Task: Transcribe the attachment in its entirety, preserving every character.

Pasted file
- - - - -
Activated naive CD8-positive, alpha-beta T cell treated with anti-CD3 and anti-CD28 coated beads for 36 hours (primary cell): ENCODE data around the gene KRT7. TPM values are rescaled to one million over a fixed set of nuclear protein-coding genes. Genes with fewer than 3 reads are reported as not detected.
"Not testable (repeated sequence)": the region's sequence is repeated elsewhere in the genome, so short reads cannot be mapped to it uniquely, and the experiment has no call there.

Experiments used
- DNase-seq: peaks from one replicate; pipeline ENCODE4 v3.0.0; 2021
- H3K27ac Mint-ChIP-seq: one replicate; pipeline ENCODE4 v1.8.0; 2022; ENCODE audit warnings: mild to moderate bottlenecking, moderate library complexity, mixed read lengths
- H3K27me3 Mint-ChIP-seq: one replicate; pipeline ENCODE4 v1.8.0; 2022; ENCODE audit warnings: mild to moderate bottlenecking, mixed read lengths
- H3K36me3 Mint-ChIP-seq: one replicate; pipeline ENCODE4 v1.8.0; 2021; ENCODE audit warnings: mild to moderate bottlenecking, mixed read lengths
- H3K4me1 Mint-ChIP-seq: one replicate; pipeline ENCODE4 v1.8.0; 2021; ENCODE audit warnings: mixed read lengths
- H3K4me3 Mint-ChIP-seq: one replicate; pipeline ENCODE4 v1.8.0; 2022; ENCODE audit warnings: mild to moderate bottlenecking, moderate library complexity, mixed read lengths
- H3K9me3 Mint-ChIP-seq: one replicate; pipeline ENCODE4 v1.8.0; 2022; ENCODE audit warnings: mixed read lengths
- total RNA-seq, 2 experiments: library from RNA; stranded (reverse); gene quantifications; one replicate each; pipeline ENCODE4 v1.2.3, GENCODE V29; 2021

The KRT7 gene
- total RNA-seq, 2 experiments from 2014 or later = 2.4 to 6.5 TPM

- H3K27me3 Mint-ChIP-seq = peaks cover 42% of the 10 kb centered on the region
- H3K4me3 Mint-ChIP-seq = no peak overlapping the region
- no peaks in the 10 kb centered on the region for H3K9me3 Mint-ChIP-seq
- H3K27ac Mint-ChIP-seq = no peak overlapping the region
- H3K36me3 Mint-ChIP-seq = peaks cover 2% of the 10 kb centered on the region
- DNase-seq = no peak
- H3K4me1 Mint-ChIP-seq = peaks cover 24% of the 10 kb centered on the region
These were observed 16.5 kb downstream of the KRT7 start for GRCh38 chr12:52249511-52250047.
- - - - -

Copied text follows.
Activated naive CD8-positive, alpha-beta T cell treated with anti-CD3 and anti-CD28 coated beads for 36 hours (primary cell): ENCODE data around the gene KRT7. TPM values are rescaled to one million over a fixed set of nuclear protein-coding genes. Genes with fewer than 3 reads are reported as not detected.
"Not testable (repeated sequence)": the region's sequence is repeated elsewhere in the genome, so short reads cannot be mapped to it uniquely, and the experiment has no call there.

Experiments used
- DNase-seq: peaks from one replicate; pipeline ENCODE4 v3.0.0; 2021
- H3K27ac Mint-ChIP-seq: one replicate; pipeline ENCODE4 v1.8.0; 2022; ENCODE audit warnings: mild to moderate bottlenecking, moderate library complexity, mixed read lengths
- H3K27me3 Mint-ChIP-seq: one replicate; pipeline ENCODE4 v1.8.0; 2022; ENCODE audit warnings: mild to moderate bottlenecking, mixed read lengths
- H3K36me3 Mint-ChIP-seq: one replicate; pipeline ENCODE4 v1.8.0; 2021; ENCODE audit warnings: mild to moderate bottlenecking, mixed read lengths
- H3K4me1 Mint-ChIP-seq: one replicate; pipeline ENCODE4 v1.8.0; 2021; ENCODE audit warnings: mixed read lengths
- H3K4me3 Mint-ChIP-seq: one replicate; pipeline ENCODE4 v1.8.0; 2022; ENCODE audit warnings: mild to moderate bottlenecking, moderate library complexity, mixed read lengths
- H3K9me3 Mint-ChIP-seq: one replicate; pipeline ENCODE4 v1.8.0; 2022; ENCODE audit warnings: mixed read lengths
- total RNA-seq, 2 experiments: library from RNA; stranded (reverse); gene quantifications; one replicate each; pipeline ENCODE4 v1.2.3, GENCODE V29; 2021

The KRT7 gene
- total RNA-seq, 2 experiments from 2014 or later = 2.4 to 6.5 TPM

- H3K27me3 Mint-ChIP-seq = peaks cover 42% of the 10 kb centered on the region
- H3K4me3 Mint-ChIP-seq = no peak overlapping the region
- no peaks in the 10 kb centered on the region for H3K9me3 Mint-ChIP-seq
- H3K27ac Mint-ChIP-seq = no peak overlapping the region
- H3K36me3 Mint-ChIP-seq = peaks cover 2% of the 10 kb centered on the region
- DNase-seq = no peak
- H3K4me1 Mint-ChIP-seq = peaks cover 24% of the 10 kb centered on the region
These were observed 16.5 kb downstream of the KRT7 start for GRCh38 chr12:52249511-52250047.